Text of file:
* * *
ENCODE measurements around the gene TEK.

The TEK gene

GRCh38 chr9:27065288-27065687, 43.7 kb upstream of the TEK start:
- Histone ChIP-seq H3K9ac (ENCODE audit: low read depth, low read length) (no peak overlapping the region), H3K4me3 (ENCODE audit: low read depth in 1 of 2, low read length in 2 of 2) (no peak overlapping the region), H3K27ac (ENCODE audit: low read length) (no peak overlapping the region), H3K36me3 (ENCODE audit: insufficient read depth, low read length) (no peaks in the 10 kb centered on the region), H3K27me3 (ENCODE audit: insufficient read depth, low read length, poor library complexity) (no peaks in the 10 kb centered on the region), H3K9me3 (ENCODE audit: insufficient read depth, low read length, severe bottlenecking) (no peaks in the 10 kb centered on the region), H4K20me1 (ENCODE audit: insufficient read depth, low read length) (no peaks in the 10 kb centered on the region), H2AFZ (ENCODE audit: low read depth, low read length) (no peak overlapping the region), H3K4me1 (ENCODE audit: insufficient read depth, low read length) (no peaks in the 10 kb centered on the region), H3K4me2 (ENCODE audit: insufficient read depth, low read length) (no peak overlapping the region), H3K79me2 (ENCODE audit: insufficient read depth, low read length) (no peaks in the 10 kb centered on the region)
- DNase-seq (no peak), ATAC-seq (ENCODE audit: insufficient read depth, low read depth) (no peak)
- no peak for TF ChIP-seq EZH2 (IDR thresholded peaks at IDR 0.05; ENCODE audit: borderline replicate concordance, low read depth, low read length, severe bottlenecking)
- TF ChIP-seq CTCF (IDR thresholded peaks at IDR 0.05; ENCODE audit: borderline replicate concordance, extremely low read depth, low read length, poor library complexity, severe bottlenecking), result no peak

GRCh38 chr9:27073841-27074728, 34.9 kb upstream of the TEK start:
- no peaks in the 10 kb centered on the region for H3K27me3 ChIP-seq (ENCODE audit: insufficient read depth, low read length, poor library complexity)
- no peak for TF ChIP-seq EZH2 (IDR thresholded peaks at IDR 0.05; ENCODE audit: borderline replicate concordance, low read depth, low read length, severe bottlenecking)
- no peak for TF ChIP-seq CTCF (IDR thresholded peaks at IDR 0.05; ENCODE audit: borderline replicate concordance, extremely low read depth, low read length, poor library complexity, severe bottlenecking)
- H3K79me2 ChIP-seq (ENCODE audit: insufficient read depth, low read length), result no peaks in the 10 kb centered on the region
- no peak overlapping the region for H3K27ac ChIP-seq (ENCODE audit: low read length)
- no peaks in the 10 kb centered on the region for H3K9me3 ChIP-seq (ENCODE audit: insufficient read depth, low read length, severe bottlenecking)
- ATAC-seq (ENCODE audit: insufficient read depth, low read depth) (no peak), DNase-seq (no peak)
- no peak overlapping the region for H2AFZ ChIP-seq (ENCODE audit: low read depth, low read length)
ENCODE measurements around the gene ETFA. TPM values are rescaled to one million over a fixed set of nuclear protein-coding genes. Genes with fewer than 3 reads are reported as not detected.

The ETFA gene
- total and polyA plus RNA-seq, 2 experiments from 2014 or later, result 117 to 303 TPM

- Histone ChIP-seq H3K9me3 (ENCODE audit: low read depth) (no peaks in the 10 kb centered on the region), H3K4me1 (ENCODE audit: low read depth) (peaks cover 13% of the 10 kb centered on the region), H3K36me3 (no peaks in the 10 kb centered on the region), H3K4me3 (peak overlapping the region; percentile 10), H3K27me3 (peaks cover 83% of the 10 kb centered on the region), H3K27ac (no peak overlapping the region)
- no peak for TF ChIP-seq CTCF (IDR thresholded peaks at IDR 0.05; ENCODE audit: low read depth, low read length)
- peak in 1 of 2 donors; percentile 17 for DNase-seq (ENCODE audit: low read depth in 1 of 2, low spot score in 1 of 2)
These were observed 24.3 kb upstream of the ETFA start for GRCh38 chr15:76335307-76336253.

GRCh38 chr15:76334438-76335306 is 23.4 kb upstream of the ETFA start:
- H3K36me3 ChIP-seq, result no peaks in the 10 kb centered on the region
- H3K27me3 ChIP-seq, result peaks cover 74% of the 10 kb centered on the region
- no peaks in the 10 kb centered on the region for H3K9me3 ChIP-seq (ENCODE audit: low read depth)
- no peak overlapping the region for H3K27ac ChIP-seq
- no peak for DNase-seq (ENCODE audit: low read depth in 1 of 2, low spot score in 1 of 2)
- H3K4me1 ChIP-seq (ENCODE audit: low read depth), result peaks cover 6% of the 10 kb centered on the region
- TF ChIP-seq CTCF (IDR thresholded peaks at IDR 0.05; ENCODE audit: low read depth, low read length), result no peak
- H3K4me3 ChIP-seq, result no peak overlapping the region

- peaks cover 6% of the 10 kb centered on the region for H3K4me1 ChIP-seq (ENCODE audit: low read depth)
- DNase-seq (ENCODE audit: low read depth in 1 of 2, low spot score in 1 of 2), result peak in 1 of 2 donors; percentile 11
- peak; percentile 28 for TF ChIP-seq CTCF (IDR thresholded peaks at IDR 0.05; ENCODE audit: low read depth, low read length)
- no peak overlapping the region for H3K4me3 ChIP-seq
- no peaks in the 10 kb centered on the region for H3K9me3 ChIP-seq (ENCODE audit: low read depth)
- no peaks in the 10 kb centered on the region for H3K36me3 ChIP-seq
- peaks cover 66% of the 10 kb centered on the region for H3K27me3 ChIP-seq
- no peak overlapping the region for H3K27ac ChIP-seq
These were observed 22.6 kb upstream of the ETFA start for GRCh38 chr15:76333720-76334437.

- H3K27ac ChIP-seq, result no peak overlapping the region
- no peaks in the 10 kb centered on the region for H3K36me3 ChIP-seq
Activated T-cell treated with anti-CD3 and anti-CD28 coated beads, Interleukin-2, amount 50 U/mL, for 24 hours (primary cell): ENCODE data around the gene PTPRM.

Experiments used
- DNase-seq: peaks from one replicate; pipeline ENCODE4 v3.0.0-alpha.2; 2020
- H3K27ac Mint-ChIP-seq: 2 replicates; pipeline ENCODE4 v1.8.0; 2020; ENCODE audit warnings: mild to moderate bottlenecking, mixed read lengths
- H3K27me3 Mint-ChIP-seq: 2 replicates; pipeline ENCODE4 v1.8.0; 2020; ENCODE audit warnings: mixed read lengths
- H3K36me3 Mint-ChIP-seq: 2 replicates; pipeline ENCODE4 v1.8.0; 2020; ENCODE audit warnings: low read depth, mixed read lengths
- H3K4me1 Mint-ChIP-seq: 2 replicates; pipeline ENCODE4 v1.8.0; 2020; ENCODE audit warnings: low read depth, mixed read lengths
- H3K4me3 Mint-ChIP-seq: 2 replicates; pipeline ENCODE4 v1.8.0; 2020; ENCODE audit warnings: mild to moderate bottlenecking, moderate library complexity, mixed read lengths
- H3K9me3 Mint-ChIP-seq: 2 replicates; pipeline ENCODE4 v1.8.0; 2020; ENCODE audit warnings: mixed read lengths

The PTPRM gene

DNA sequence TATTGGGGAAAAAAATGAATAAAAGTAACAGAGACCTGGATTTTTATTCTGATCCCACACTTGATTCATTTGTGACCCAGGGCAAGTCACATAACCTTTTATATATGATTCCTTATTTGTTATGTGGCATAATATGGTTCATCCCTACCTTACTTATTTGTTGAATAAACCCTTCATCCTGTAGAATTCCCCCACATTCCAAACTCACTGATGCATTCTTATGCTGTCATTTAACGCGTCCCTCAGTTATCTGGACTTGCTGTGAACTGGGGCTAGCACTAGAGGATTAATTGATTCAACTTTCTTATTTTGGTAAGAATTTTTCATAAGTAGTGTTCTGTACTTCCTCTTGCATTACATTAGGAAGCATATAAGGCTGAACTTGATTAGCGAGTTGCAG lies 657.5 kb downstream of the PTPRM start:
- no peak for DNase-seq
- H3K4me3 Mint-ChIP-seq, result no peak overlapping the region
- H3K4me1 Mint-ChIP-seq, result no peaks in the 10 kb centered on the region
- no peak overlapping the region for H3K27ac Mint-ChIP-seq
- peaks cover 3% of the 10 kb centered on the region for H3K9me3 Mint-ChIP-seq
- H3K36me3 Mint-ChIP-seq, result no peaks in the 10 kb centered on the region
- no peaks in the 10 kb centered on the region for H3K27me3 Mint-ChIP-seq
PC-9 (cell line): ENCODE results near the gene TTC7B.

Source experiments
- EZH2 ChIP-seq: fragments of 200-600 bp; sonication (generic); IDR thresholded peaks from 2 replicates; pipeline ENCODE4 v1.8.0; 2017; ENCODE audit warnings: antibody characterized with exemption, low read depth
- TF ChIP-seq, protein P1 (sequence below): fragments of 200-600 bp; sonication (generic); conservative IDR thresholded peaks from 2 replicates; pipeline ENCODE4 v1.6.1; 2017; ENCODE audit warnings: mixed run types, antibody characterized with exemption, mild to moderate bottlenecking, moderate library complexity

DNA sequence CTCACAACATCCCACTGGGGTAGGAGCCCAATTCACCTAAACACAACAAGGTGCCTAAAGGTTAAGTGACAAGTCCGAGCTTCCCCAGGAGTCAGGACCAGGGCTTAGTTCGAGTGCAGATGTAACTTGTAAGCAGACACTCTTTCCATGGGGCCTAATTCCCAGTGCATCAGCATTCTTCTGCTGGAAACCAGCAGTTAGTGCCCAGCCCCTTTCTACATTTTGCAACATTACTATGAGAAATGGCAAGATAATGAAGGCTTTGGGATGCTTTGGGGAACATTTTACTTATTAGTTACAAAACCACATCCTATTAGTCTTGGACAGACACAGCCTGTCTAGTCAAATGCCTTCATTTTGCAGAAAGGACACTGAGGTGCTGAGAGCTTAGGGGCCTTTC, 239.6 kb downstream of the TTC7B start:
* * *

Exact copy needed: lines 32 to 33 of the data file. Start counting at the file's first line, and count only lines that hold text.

- H3K4me3 ChIP-seq, result no peak overlapping the region

- peaks cover 6% of the 10 kb centered on the region for H3K4me1 ChIP-seq (ENCODE audit: low read depth)